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Denton officials investigating garbage dump operations: Landfill mining ends before it starts

An experimental program to mine Denton’s landfill for recyclable materials could be stopped before it ever starts.

The city’s Public Utilities Board will consider the future of the nascent program during its regular meeting Monday morning. The board will also hear reports from two other consultants who are assessing operations at Denton Municipal Electric.

Two years ago, the city’s Solid Waste Department brought in experts from the University of Texas at Arlington to research possible mining of the landfill. Both the PUB and the City Council received briefings on what the city could expect from mining the landfill; specifically, that the city could expect to recover recyclable material that could be sold and the city could reclaim the landfill space for future operations.

Solid Waste Department officials told city leaders that they planned to mine the landfill by the middle of 2016. The City Council approved an investment of $4.56 million in equipment and other expenses. The department had spent $3.51 million before the program was halted this year.

To date, none of the landfill has been mined and the department has not been able to address "operational challenges" such as how to capture methane gas releases, according to a memo to the City Council. The department did not order a financial analysis or a feasibility study before starting the program.

The City Council recently hired a consultant, Dallas-based Weaver, to thoroughly assess the department and its operations.

The department also was in the middle of converting its fleet of garbage trucks from diesel-fueled to compressed natural gas before city leaders realized long-term losses could approach the multi-millions. The department had bet that the price of diesel would become higher than CNG. But it didn't happen. That program, too, has been halted and city leaders are doing what they can to stem financial losses, which are still expected to reach about $1 million.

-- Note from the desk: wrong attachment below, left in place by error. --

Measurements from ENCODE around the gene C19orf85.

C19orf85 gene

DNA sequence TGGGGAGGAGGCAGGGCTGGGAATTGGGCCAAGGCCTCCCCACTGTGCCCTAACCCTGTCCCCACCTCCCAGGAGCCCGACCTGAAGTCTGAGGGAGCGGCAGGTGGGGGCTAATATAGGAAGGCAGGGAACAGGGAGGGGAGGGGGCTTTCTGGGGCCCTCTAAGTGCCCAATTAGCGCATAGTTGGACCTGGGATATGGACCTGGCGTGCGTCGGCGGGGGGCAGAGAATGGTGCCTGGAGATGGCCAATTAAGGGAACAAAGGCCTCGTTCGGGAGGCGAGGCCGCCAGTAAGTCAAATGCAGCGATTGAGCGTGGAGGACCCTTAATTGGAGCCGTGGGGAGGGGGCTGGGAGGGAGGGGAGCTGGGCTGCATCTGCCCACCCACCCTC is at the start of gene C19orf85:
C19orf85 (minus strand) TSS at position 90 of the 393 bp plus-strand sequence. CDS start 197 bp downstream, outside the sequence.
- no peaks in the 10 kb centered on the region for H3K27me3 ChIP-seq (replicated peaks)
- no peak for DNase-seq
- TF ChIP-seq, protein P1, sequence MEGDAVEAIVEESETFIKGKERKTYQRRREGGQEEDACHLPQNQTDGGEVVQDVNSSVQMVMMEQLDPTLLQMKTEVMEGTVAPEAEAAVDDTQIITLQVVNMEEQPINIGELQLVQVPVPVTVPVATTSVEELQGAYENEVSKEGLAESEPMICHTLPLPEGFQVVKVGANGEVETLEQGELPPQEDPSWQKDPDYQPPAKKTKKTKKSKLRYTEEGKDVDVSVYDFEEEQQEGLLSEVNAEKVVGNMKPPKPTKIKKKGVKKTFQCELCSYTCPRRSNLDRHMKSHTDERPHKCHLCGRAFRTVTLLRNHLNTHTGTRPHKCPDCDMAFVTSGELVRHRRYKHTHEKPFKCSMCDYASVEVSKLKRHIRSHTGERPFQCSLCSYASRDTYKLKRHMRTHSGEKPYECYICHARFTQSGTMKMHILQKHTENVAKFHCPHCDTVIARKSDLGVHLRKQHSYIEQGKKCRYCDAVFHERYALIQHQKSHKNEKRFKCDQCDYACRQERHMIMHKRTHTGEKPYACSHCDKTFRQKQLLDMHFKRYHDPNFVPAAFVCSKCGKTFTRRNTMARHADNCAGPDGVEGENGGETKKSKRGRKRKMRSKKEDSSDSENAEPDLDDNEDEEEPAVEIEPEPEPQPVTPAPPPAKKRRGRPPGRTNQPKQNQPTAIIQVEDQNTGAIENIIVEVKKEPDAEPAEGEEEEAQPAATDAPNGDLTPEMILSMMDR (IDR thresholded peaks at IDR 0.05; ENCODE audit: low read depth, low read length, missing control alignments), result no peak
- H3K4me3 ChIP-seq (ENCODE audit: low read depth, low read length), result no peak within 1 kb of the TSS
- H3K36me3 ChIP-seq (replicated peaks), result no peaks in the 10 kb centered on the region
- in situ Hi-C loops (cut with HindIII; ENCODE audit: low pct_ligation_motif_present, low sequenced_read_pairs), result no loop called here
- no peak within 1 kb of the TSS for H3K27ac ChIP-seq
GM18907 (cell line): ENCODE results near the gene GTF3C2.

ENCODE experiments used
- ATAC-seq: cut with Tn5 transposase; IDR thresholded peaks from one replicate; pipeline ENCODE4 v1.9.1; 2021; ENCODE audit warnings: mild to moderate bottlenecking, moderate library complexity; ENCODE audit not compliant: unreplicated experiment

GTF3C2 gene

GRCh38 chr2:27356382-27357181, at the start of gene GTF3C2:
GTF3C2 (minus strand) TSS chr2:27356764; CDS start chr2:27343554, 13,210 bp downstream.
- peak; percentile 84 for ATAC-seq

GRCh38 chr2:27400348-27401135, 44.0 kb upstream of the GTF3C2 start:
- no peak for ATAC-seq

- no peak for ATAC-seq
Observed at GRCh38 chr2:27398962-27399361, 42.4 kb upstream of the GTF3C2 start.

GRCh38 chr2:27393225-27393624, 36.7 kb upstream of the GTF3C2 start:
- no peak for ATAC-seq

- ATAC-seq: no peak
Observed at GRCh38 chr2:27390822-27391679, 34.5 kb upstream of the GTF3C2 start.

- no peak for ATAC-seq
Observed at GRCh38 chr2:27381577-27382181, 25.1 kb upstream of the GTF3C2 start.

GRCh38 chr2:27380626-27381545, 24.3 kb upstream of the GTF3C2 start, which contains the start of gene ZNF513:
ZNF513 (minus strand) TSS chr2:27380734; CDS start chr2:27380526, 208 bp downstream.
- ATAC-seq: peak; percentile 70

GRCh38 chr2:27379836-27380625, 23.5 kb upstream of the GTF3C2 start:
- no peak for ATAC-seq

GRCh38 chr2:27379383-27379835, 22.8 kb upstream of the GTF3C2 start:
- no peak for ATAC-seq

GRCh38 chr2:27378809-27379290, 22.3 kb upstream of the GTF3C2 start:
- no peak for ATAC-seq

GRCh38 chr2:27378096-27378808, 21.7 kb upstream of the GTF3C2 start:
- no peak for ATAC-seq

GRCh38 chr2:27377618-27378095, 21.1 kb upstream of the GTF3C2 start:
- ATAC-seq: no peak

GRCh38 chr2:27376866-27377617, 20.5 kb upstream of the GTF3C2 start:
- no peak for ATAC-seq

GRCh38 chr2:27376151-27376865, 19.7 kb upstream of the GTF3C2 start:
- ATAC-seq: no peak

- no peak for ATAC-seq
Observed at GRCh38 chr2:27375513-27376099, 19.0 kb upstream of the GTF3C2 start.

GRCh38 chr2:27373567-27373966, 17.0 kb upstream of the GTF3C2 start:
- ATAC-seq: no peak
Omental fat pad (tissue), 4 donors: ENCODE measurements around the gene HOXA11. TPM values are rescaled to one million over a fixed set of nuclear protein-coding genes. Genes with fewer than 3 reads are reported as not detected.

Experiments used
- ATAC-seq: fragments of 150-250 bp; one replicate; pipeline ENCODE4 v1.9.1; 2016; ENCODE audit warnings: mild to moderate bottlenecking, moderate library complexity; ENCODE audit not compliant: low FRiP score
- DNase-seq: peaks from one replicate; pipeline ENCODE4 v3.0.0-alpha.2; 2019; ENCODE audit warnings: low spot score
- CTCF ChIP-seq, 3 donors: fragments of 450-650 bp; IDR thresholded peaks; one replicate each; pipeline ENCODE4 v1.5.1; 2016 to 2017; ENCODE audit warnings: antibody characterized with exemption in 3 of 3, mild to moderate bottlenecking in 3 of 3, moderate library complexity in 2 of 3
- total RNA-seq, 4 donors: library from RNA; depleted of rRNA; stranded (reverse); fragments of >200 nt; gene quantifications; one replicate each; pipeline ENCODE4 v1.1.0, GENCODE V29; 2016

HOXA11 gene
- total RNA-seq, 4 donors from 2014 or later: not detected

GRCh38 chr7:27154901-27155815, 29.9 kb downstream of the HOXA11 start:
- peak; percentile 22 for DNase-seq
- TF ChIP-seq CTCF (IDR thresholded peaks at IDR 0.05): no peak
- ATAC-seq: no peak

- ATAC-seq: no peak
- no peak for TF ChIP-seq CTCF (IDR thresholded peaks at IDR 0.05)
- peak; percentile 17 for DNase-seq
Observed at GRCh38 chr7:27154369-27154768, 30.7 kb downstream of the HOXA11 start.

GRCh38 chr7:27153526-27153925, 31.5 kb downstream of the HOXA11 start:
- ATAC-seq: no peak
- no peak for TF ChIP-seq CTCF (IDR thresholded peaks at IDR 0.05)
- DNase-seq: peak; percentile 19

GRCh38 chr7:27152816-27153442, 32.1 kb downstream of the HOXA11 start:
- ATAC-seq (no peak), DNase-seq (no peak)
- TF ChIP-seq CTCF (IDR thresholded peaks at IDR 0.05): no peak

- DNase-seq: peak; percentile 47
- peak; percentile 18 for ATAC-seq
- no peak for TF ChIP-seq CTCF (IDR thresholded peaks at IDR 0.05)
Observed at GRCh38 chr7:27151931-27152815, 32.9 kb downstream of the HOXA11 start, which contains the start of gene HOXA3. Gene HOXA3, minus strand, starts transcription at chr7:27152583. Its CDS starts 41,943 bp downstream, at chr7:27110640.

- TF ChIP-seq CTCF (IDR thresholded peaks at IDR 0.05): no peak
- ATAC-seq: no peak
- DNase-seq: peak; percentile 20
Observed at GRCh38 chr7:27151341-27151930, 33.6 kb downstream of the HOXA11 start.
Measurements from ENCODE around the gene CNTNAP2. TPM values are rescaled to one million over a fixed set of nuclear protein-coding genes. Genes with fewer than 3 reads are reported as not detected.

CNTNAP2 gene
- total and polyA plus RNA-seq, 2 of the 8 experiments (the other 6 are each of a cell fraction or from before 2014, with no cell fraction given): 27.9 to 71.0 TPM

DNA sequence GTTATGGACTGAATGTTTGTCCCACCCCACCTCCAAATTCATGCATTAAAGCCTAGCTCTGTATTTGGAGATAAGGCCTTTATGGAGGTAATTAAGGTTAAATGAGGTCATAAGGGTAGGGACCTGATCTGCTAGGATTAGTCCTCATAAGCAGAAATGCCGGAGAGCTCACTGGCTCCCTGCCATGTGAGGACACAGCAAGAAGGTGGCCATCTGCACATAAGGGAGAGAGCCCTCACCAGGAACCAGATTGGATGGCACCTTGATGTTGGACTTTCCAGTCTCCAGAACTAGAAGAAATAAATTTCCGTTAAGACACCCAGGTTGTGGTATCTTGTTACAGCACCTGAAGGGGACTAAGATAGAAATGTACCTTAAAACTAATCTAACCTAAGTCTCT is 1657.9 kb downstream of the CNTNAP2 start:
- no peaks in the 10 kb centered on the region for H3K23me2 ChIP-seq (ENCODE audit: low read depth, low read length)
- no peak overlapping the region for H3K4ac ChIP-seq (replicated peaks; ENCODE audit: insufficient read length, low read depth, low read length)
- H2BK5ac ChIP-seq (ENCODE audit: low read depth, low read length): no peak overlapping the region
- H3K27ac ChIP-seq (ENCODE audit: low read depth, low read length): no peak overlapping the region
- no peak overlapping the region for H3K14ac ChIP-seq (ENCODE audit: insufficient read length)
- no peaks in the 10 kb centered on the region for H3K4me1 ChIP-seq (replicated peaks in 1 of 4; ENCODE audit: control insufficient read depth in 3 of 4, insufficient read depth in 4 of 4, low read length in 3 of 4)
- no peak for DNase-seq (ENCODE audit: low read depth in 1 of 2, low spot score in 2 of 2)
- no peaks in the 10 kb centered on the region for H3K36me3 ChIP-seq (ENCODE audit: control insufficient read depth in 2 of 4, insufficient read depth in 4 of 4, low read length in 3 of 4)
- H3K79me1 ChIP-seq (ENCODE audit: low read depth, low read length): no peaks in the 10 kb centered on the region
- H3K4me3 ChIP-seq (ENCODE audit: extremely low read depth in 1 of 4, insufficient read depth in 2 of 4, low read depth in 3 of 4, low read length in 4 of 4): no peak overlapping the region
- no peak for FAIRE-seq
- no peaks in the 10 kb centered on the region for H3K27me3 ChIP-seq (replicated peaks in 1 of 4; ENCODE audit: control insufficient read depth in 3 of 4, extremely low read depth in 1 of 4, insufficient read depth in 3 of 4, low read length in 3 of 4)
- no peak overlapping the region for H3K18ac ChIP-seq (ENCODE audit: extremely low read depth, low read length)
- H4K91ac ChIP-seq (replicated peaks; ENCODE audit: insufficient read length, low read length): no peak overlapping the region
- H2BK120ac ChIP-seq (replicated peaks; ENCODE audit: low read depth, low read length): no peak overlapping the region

The city staff will present the financial prospects for landfill mining  before seeking the PUB's recommendation for the program. Then, the PUB’s recommendation will go before the City Council on Tuesday.

Denton Municipal Electric 

Another consultant, Enterprise Risk Consulting, is scheduled to update the PUB on Denton Municipal Electric’s energy purchases.

Enterprise Risk Consulting, of Austin, helped the city of Georgetown put together a plan that powers its city with essentially 100 percent renewable energy.

Denton plans to walk away from coal-fired power next year and purchase increasing amounts of electricity with long-term contracts from wind and solar farms.

The consultant is expected to show how Denton can come close to 100 percent renewable energy. In addition, the consultant is expected to show how the city can run the Denton Energy Center — the city’s controversial new, natural gas-fired power plant — enough to be able to repay the $265 million in bonds that funded the project.

Another consultant, Deloitte, has been studying DME’s energy trading group. A small department inside the city-owned utility buys and sells electricity on the Texas grid. Most city-owned utilities contract for trading services. DME officials have said they could save money for ratepayers by running the trades themselves. Deloitte will share its analysis with the PUB on Monday.

Both the consulting reports on DME are expected to be made final for the City Council next month.

The PUB meeting begins at 9 a.m. in the council workroom at City Hall, 215 E. McKinney St. Both PUB and City Council meetings are live-streamed on the city’s website.

PEGGY HEINKEL-WOLFE can be reached at 940-566-6881.

FEATURED PHOTO: Two men stand atop a hill of garbage at the Denton landfill. (Jeff Woo/DRC file photo)